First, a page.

Anaerobic Wastewater Treatment and Biogas Power Generation System using Ume Seasoning Effluent bringing Recycling-Friendly Society
The Minabe-Tanabe region, located south of Wakayama Prefecture and home to more than 300 businesses producing umeboshi (pickled prunus mume, a kind of plum), is the top supplier of this traditional food in Japan. One of the long-standing issues for the local umeboshi companies is the increasing cost of properly treating the seasoning liquid effluent left after the manufacturing process as industrial waste. The wastewater contains a very high concentration of contaminants, with its biochemical oxygen demand (BOD)*1 exceeding 100,000 mg per liter, a level that conventional aerobic wastewater treatment methods*2 cannot handle easily. This means that specialist servicers who can process this effluent as industrial waste must be involved, raising the cost and undermining umeboshi manufacturers' profitability. Sumitomo Heavy Industries Environment has solved this problem with a system for anaerobic wastewater treatment and biogas power generation. The seasoning liquid effluent that had been simply discarded can now be used as biomass input for this system as an energy source, reducing both the environmental load and processing cost for the local industry.
- *1An index showing the level of riverine pollution. Environmental BOD standards for river are often set between 1.0 to 10.0 mg.
- *2A method for decomposing organic matter in water using aerobes that require oxygen for this process.
What is an Anaerobic Wastewater Treatment and Biogas Power Generation System?
One of the two ways to use biochemical methods for processing effluent is called anaerobic wastewater treatment, in which anaerobes (microorganisms that do not require oxygen) turn organic matters into methane gas, CO2, and water. In the anaerobic water treatment and biogas power generation system, a very small amount of impurities must be removed from the gas before feeding the diesel engine generators, effectively turning the effluent into energy.
Challenges for Anaerobic Processing of Umeboshi Seasoning Liquid
There had been no anaerobic wastewater treatment plant operational for processing umeboshi seasoning liquid. This is because the filamentous fungi thriving in the sugar-rice effluent create considerable difficulty for the plant's consistent operation.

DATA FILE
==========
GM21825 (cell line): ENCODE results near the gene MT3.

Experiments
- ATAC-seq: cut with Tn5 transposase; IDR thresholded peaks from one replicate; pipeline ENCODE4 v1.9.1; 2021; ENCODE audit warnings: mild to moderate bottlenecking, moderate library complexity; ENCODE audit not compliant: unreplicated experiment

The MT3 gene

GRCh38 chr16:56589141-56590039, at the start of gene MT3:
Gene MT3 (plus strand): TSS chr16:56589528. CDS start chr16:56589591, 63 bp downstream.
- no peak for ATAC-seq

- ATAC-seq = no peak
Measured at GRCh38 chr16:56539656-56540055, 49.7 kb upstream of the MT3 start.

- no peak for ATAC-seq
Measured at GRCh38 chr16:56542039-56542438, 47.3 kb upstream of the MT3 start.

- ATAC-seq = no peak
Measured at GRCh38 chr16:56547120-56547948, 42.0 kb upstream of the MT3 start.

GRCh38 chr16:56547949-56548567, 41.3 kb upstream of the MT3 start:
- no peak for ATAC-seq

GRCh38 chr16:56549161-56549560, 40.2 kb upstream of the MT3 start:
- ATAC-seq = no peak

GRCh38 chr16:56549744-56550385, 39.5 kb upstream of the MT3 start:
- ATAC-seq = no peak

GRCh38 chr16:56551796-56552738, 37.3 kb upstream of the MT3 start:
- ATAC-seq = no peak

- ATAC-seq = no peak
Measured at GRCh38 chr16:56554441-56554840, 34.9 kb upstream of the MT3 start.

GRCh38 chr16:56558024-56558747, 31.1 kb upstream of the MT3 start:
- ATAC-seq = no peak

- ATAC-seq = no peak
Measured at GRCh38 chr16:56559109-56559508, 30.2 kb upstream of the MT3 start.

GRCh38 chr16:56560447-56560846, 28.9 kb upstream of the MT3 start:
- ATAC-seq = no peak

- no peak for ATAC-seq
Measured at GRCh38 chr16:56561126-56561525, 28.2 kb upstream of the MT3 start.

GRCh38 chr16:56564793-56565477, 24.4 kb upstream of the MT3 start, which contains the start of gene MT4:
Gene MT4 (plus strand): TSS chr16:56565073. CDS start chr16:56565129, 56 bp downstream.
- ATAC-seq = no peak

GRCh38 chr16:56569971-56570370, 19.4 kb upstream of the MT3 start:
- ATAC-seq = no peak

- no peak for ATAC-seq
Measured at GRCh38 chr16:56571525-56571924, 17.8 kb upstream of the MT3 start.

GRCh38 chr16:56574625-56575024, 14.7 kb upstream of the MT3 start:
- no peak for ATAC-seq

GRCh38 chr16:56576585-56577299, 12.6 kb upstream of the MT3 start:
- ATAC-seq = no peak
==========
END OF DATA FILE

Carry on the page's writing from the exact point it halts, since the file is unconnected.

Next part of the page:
Sumitomo Heavy Industries Environment has overcome this obstacle, after a long period of continuous tests, by developing and implementing technologies for controlling these fungi, to create a system that can be run consistently under high loads. The new approach can dramatically reduce the cost of processing the effluent, since it is neither as energy intensive nor generates sludge as the conventional aerobic processes do.
Towards a Recycling-Friendly Society
Sumitomo Heavy Industries Environment has built the new biogas power station fueled by umeboshi seasoning liquid for Nakata Foods, the leading umeboshi manufacturer. The logistics chain for this scheme was developed jointly with Miyaso Chemical, a local industrial waste treatment and transportation company, who will collect and carry the seasoning effluent from Nakata Foods and other umeboshi factories to the facility, which is also managed by Miyaso. Sumitomo Heavy Industries Environment has leveraged its historical expertise in water treatment to design and build the plant.
Furthermore, biogas generated during the anaerobic process can be turned into electricity. This energy can be sold under the feed-in-tariff (FIT) program for promoting renewable energy to cover the plant construction cost as well as giving the facility an additional revenue source to ensure its profitability. Sumitomo Heavy Industries Environment is planning to apply this approach to other types of food waste, to help us move towards a recycling-friendly society with a system that can process waste and create energy at the same time.
- *All contents are as of the time of the interview.
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- Vol.10 Anaerobic Wastewater Treatment and Biogas Power Generation System using Ume Seasoning Effluent bringing Recycling-Friendly Society